The release notes associated to each Release SHOULD include the change log for that release, i.e. the list of changes regarding the previous version, including (if possible) links to the GitHub issues related to each change.

Binary Releases

GEs MUST provide Docker containers according to Docker Guidelines.

Additional Repository Content

Files describing the Licensing and Contribution Policy MUST be included in the repository. Please check the General GE Licensing Requirements. They MUST be consistent with those reflected in the FIWARE Catalogue.

Developer Support

Apart from meeting the general Ecosystem Support and Quality Requirements the following guidelines apply:

Where relevant, Stack Overflow SHOULD be used for thorough technical questions. Educate your users to tag their questions properly in Stack Overflow.

Each FIWARE GE MUST be associated to an Stack Overflow tag. Such tag could be specific for a GE or default to a chapter generic tag, for instance fiware-iot.

Stack Overflow tags SHOULD be of the form fiware-<GE codename>. Example fiware-orion. Creating new tags requires Stack Overflow Karma. You MAY ask someone from the FIWARE community with enough Karma to create tags for your GE. Otherwise you can use the FIWARE Q&A platform.

  • Exception to the rule: In the case the GE is associated to an existing tag (e.g. the tag was created before that GE joined FIWARE), it could be used instead of the usual fiware-XXXX as an exception, as long as the two following conditions occur:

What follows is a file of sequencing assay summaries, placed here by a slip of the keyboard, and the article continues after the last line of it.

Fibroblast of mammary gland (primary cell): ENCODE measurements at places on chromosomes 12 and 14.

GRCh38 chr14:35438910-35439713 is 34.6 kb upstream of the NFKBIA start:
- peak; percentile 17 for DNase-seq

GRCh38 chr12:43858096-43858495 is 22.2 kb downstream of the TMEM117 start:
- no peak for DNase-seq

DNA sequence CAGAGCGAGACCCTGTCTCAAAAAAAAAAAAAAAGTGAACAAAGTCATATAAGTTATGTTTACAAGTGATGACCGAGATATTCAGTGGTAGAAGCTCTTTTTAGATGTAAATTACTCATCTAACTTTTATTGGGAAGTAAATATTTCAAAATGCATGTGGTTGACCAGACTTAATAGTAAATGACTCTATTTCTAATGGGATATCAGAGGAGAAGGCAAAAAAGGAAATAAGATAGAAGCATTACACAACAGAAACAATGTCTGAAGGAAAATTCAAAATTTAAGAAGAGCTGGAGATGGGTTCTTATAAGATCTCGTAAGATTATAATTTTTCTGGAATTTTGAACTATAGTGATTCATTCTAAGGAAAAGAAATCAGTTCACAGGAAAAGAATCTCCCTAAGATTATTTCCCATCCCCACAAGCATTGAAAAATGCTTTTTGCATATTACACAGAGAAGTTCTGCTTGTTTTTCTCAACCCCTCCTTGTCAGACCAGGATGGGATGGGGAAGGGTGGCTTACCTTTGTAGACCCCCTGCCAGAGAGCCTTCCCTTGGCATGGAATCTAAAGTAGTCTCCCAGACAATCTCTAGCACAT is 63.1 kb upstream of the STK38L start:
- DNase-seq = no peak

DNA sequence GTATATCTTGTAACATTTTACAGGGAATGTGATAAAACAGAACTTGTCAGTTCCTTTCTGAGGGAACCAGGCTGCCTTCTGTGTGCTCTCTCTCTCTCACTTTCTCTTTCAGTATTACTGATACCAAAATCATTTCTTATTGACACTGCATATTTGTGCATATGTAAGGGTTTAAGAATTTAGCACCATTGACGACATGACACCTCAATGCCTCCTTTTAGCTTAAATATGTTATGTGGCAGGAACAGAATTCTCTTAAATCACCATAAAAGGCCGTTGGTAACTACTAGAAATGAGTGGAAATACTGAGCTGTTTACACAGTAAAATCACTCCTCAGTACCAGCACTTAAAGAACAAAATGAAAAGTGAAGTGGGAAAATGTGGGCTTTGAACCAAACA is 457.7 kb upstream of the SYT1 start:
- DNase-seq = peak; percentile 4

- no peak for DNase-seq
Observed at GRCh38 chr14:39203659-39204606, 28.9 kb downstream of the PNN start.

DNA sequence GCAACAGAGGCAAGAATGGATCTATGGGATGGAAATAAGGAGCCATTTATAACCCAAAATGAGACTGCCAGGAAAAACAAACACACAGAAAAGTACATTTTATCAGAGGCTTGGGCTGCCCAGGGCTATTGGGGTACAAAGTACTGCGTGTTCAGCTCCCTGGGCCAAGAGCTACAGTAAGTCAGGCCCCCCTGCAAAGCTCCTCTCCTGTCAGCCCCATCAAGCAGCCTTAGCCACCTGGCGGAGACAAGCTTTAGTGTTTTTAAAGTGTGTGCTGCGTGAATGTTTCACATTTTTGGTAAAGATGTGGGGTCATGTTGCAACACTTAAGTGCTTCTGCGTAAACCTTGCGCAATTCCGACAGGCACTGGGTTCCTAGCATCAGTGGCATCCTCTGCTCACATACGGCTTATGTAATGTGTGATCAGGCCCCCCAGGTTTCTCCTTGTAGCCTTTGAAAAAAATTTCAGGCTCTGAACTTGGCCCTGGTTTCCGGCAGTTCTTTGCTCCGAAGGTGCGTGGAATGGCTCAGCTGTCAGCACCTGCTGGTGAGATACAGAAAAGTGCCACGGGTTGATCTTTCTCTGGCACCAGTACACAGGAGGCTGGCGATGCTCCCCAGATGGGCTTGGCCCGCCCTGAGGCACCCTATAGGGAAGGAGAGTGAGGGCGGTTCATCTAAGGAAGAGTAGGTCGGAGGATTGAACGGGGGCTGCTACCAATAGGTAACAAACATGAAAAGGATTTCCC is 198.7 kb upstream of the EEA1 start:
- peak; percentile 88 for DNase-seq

1. the tag clearly reflect the name of the GE,
    2. the tag is already widely used in Stack Overflow (i.e. more than 30 questions using it).

Anyway, this is a workaround valid only in the case a tag synonym cannot be created due to reputational constraints.

New releases of your components SHOULD be announced through different channels: FIWARE Blog, dedicated Twitter or similar channels, your own Blog ...

To build and maintain the FIWARE community, it is essential that the team responsible for each product to openly engage with the wider development community, therefore responding to User Support requests in a timely manner is a MUST.

  • If an external developer has found an issue with existing functionality which cannot be fixed in a timely manner, a known issue MUST be added to the documentation.
  • If an external developer has found a fixable issue with existing functionality an alternative workaround MUST be provided, and the code patched as soon as possible.
  • If an external developer suggests support for a new feature is not implemented / not available, an alternative workaround SHOULD be provided where possible.